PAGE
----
The Statement of Claim and Statement of Damages should contain a Statement of Truth in compliance with The Rules of the High Court (Cap. 4A), Order 41A, rules 2 and 5 and also with Practice Direction 19.3 (Practice Direction on Statement of Truth).
8. Protocol for Commissioning Expert Reports
As a general rule, a leave of the Court or consent of the parties involved is required before any expert evidence can be presented at a trial.
If you obtain expert evidence, other than from a single joint expert or pursuant to joint examination and joint expert report with the expert(s) of the other party, before the court agrees for you to do it, you do so at your own risk regarding costs and / or eventual refusal of leave to present such expert evidence.
A party who unreasonably fails to cooperate in instructing or arranging a joint examination of the injured person, and / or in instructing or preparing a joint expert report, will risk sanctions being imposed on that party by the Court as it deems fit. These sanctions may include refusal of leave by the Court to present an expert report prepared singly by such party's own medical expert and / or refusal by the Court to allow costs for obtaining such report.
9. The Check List Review and Case Management Questionnaire
A date for a Check List Review Hearing shall be given to the applicant on the date of the filing and issue of the Writ, and this date shall be not less than 5 months and not more than 6 months from the date of filing, and shall be indorsed upon the Check List Review Notice and the Writ.
At the Check List Review Hearing, the PI (Personal Injury) Master will give directions relating to management of the case and to fix a timetable for the steps to be taken. The PI Master may also consider applications from the parties and make such orders on his own motion where it is appropriate for proper conduct of the case.
10. Case Management Conference
A Case Management Conference may be arranged by the PI Master upon application or on his own motion by directions on paper or at the Check List Review Hearing. A Case Management Conference is a critical stage in the proceedings and for most cases virtually the only milestone event before trial. Parties are expected to have complied with the timetable laid down by the Court by the time of the Case Management Conference. Unless sufficient grounds have been shown to it, the Court will not grant extensions of time for compliance. If it does, the grant of extension will most likely be on an unless order basis with self-executing sanctions.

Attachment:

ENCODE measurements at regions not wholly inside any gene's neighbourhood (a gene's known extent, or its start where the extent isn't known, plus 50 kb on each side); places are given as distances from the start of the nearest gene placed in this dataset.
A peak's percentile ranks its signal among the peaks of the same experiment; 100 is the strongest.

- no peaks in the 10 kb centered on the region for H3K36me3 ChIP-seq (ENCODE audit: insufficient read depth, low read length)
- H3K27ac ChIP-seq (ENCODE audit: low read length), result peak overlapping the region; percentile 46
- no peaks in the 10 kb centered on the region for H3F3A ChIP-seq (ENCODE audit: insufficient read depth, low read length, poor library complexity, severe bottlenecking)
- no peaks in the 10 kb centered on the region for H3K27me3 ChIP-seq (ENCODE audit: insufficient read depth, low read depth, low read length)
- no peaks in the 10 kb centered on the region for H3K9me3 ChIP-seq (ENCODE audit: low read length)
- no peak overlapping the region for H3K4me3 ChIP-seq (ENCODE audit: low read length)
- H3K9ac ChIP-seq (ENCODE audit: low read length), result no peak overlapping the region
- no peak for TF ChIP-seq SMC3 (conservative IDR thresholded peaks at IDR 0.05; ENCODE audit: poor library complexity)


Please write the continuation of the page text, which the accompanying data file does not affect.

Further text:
11. Pre-Trial Review
The Court may provide for and fix a date for hearing a Pre-Trial Review by directions on paper, at the Check List Review Hearing, or subsequently. By mutual consent, the parties may apply to the PI Master for a Pre-Trial Review by sending a letter explaining the reasons why they want to have the hearing.
At the Pre-Trial Review, all parties must have the necessary information regarding the availability of their Counsel, witnesses and, where appropriate, experts, so that the Judge can fix a reasonable trial date. At the Pre-Trial Review, the Judge may consider applications for or make such orders as may be necessary and appropriate for the efficient resolution of all outstanding matters, in order to ensure that the action is tried justly, speedily and efficiently.
VI. Is there a time limit for filing a personal injury claim?
Under section 27 of the Limitation Ordinance (Cap.347), where a plaintiff makes a claim for personal injury, the limitation period is three years from the date of the accrual of the cause of action (that is, the date of the accident / the date when the plaintiff was injured) or the date of knowledge (that is, knowing that the injury was significant and attributable to the defendant), whichever is later.
According to section 28 of the Limitation Ordinance, where the claim is one of a fatal accident, the limitation period is three years from the date of death or the date of knowledge of the death by the deceased's dependent, whichever is later.
Where the person injured is under a disability, the 3 years' limitation period is not applicable until the person ceases to be under the disability or dies, whichever is earlier (section 22(1) and 22(2) of the Limitation Ordinance). A person is considered to be under a disability if he/she is a child or a patient who is mentally incapacitated. Thus, for children, the limitation period is not applicable until the age of 18.
However, the Court has discretion to extend the limitation periods where it is fair and reasonable.
VII. How much could my claim be worth?
It is difficult to provide exact figures as regards how much compensation a successful claim for a personal injury would bring because each case is different in circumstances and no one case will be exactly the same as another.
In general terms a compensation claim for personal injury will be calculated by taking into account the past and future financial cost caused by the injuries sustained in the accident, the pain and suffering that was caused as a result, and the interest that has accrued from the time that the proceedings were served. The court would also consider any amount payable from the financial loss attributable to the injuries caused by the accident and legal costs.
The main objective of compensation is to place the claimant (person making the claim) in the position that they would have enjoyed had the accident not occurred, insofar as monetary compensation can achieve this. The usual remedies include :